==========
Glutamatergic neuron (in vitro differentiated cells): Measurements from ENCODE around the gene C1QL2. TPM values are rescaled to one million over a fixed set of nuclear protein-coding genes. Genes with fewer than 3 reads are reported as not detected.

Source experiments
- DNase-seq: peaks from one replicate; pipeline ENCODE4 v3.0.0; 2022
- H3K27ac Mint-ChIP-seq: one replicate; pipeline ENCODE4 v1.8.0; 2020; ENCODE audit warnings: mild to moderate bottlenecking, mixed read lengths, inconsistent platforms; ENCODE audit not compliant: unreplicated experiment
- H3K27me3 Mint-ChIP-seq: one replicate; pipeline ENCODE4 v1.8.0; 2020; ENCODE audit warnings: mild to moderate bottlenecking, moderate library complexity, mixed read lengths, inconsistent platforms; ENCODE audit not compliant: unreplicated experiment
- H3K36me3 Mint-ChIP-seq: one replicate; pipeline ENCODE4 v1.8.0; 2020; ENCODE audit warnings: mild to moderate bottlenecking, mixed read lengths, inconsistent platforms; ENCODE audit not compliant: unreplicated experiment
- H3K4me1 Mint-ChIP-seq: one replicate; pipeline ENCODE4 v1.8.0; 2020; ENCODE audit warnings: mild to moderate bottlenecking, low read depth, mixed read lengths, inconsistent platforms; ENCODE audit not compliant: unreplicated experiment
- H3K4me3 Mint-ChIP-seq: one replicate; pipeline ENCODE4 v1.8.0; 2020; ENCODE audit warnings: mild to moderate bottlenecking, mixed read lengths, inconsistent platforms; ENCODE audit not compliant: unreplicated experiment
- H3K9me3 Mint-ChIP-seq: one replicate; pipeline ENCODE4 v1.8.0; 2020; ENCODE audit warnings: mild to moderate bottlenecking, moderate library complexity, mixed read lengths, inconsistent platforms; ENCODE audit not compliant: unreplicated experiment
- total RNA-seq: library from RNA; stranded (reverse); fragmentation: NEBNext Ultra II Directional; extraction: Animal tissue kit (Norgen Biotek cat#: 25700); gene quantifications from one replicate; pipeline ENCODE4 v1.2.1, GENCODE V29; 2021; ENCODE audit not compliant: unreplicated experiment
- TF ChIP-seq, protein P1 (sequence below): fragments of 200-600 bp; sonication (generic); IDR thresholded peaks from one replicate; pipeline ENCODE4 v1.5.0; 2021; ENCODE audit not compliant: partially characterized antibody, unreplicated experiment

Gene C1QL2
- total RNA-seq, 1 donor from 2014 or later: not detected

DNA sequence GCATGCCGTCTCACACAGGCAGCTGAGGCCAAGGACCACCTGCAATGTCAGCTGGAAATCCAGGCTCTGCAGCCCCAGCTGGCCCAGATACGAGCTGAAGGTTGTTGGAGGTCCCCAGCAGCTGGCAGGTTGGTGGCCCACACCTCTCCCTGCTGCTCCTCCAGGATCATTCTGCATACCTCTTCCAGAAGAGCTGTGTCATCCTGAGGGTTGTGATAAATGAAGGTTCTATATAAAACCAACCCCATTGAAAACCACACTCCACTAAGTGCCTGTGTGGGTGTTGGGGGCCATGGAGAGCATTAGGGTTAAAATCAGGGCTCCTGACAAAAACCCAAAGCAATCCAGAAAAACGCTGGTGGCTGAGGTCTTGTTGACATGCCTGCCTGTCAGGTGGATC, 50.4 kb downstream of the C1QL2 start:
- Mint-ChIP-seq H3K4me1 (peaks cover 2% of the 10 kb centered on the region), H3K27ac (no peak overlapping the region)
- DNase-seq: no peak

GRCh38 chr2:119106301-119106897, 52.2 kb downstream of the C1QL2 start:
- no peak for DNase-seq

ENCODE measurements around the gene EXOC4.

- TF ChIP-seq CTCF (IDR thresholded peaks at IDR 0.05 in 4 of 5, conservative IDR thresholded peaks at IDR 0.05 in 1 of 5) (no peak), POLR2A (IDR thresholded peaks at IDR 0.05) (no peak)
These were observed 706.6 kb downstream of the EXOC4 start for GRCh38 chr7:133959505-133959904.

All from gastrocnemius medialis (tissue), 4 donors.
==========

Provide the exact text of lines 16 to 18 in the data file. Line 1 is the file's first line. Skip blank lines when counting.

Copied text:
- DNase-seq: no peak

GRCh38 chr2:119106301-119106897, 52.2 kb downstream of the C1QL2 start:
- no peak for DNase-seq